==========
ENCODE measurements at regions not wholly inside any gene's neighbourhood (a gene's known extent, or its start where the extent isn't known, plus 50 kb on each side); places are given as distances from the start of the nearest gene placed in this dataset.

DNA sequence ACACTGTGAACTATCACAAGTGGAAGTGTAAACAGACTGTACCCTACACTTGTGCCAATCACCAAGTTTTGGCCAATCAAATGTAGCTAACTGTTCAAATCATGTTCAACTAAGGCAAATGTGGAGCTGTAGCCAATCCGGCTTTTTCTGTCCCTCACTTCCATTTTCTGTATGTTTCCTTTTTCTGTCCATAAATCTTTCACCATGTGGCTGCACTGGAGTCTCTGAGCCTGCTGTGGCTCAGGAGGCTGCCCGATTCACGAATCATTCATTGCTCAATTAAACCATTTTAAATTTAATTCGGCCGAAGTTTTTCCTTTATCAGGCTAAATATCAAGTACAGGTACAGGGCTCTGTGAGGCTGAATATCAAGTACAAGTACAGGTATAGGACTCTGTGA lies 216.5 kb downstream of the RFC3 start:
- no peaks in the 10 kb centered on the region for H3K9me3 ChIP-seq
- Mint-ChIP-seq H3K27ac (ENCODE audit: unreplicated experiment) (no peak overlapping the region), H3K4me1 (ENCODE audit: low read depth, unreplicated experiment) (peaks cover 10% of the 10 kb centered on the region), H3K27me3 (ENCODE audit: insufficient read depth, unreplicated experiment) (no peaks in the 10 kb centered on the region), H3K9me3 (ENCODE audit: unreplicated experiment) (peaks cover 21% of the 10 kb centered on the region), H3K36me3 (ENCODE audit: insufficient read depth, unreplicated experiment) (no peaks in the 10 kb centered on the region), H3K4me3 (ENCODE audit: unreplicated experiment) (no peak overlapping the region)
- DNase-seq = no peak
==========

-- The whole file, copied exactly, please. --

ENCODE measurements at regions not wholly inside any gene's neighbourhood (a gene's known extent, or its start where the extent isn't known, plus 50 kb on each side); places are given as distances from the start of the nearest gene placed in this dataset.

DNA sequence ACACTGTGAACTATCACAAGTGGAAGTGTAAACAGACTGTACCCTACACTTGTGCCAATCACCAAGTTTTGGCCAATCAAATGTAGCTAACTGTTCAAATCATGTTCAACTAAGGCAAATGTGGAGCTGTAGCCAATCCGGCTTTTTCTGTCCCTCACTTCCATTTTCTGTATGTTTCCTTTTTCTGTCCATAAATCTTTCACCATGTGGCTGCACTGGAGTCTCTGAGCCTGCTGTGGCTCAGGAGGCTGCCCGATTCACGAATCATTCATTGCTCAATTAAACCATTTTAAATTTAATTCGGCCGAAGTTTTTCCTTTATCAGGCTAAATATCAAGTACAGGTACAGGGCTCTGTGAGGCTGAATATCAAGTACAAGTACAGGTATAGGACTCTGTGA lies 216.5 kb downstream of the RFC3 start:
- no peaks in the 10 kb centered on the region for H3K9me3 ChIP-seq
- Mint-ChIP-seq H3K27ac (ENCODE audit: unreplicated experiment) (no peak overlapping the region), H3K4me1 (ENCODE audit: low read depth, unreplicated experiment) (peaks cover 10% of the 10 kb centered on the region), H3K27me3 (ENCODE audit: insufficient read depth, unreplicated experiment) (no peaks in the 10 kb centered on the region), H3K9me3 (ENCODE audit: unreplicated experiment) (peaks cover 21% of the 10 kb centered on the region), H3K36me3 (ENCODE audit: insufficient read depth, unreplicated experiment) (no peaks in the 10 kb centered on the region), H3K4me3 (ENCODE audit: unreplicated experiment) (no peak overlapping the region)
- DNase-seq = no peak